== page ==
If your job is developing custom software, whether as part of an in-house IT group or as a contractor, what are you selling?
According to Rob Vens’ post, “Software is not a product”:
The product of ICT is the process. Software systems are by-products. By focussing on improving the quality of processes, the quality of the by-products will improve more effectively.
While I agree that improving the process will contribute to customer satisfaction, I have to agree more with what Oliver Baier observed in “It’s the process, not the product”:
In my experience, clients still want to buy the results of the software process (e.g. an evolving web shop) rather than the collaborative design process yielding this result. This is despite the fact that software development processes and methods can be the subject of great debate at all phases of the sales and delivery process.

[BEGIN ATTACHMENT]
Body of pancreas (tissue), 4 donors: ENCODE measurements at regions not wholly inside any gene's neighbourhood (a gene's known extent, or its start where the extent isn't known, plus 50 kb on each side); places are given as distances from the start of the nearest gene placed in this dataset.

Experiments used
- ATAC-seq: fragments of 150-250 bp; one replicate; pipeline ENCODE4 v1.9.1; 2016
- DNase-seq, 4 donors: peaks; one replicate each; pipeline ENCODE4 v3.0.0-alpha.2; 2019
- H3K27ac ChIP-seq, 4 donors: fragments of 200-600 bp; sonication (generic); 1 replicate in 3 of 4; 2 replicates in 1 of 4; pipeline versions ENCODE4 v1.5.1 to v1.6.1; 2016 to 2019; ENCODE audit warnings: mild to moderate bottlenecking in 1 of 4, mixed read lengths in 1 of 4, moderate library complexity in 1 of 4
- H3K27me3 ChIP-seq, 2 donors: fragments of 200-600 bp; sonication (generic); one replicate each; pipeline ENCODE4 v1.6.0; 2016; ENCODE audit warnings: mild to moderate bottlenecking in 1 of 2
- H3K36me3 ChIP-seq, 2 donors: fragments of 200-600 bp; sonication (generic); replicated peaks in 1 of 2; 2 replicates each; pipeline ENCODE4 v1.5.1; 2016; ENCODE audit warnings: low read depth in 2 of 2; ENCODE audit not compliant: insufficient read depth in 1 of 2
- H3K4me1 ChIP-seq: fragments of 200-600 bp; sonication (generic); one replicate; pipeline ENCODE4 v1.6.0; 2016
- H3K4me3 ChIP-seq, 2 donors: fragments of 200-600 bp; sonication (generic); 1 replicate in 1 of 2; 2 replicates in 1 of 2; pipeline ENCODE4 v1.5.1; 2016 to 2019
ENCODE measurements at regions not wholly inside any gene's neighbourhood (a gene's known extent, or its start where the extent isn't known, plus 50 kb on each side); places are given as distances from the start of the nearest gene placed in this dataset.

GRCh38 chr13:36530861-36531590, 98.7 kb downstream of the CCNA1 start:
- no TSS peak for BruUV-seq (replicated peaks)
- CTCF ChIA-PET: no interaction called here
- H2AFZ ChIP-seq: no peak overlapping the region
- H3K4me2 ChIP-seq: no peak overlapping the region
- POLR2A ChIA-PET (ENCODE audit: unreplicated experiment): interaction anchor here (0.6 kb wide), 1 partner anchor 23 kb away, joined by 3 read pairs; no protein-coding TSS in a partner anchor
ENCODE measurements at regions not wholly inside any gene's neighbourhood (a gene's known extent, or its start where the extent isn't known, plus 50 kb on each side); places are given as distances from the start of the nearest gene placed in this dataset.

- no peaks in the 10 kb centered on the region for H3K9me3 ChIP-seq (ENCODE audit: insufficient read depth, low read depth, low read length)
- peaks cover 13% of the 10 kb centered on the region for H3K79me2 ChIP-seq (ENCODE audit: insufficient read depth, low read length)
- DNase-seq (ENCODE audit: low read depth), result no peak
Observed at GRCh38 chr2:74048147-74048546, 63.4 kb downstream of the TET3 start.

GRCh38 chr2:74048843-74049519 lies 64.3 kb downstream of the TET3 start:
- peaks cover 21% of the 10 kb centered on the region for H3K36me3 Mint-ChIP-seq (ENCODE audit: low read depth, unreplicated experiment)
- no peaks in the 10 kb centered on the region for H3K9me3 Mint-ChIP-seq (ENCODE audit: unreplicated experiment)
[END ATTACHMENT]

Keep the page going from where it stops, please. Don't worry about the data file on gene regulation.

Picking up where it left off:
I would, in fact, go further: your customers don’t want software, they want a need fulfilled. Software is merely a means to that end. They don’t want a web site (though that may be what they ask for), they want sales, exposure, etc.
We shouldn’t get hung up on the issue of product versus service. We should realize that, ultimately, a product is a service. As Tom Graves noted in “Product and service”:
In essence, ‘product’ and ‘service’ are different views into the same entity: the creation and delivery (potential and/or actual) of value, usually associated with some form of asset – in turn typically as associated with some notion of ‘value-proposition‘.
Whether I’m selling new shoes (product) or repairing your old ones (service), the desired end result is serviceable footwear. Circumstances and desires may make the customer prefer one path over another, but the destination is functionally identical.
This is not to say that the manner in which the product/service is provided is unimportant. Quite the contrary, the better the provider is at working with the customers, the more likely the product will satisfy their needs. What it does say is that, first and foremost, the need must be satisfied. When the customer doesn’t get their expected value, then the process by which the failure is provided is irrelevant.